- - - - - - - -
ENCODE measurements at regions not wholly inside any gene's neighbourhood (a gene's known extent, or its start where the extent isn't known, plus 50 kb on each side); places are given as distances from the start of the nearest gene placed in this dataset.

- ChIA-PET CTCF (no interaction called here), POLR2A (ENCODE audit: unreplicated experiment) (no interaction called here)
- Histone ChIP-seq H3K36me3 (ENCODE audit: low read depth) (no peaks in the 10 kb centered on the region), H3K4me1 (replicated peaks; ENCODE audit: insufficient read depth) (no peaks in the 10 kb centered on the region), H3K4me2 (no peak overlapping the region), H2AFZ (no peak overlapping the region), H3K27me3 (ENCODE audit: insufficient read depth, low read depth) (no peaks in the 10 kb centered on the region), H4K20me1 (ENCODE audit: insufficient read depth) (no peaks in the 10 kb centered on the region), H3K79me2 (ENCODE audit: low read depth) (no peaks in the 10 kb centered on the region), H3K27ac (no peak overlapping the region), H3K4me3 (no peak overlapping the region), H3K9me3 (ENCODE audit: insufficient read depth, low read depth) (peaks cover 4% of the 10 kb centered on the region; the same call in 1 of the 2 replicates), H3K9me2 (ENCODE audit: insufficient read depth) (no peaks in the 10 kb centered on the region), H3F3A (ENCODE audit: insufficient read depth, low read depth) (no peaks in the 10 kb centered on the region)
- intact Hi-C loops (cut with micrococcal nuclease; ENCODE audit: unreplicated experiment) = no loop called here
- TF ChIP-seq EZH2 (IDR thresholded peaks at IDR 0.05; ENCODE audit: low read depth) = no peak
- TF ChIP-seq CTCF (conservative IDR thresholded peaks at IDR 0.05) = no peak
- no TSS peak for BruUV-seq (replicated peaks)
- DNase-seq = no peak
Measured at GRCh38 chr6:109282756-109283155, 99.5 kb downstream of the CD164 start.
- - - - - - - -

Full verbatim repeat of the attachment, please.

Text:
ENCODE measurements at regions not wholly inside any gene's neighbourhood (a gene's known extent, or its start where the extent isn't known, plus 50 kb on each side); places are given as distances from the start of the nearest gene placed in this dataset.

- ChIA-PET CTCF (no interaction called here), POLR2A (ENCODE audit: unreplicated experiment) (no interaction called here)
- Histone ChIP-seq H3K36me3 (ENCODE audit: low read depth) (no peaks in the 10 kb centered on the region), H3K4me1 (replicated peaks; ENCODE audit: insufficient read depth) (no peaks in the 10 kb centered on the region), H3K4me2 (no peak overlapping the region), H2AFZ (no peak overlapping the region), H3K27me3 (ENCODE audit: insufficient read depth, low read depth) (no peaks in the 10 kb centered on the region), H4K20me1 (ENCODE audit: insufficient read depth) (no peaks in the 10 kb centered on the region), H3K79me2 (ENCODE audit: low read depth) (no peaks in the 10 kb centered on the region), H3K27ac (no peak overlapping the region), H3K4me3 (no peak overlapping the region), H3K9me3 (ENCODE audit: insufficient read depth, low read depth) (peaks cover 4% of the 10 kb centered on the region; the same call in 1 of the 2 replicates), H3K9me2 (ENCODE audit: insufficient read depth) (no peaks in the 10 kb centered on the region), H3F3A (ENCODE audit: insufficient read depth, low read depth) (no peaks in the 10 kb centered on the region)
- intact Hi-C loops (cut with micrococcal nuclease; ENCODE audit: unreplicated experiment) = no loop called here
- TF ChIP-seq EZH2 (IDR thresholded peaks at IDR 0.05; ENCODE audit: low read depth) = no peak
- TF ChIP-seq CTCF (conservative IDR thresholded peaks at IDR 0.05) = no peak
- no TSS peak for BruUV-seq (replicated peaks)
- DNase-seq = no peak
Measured at GRCh38 chr6:109282756-109283155, 99.5 kb downstream of the CD164 start.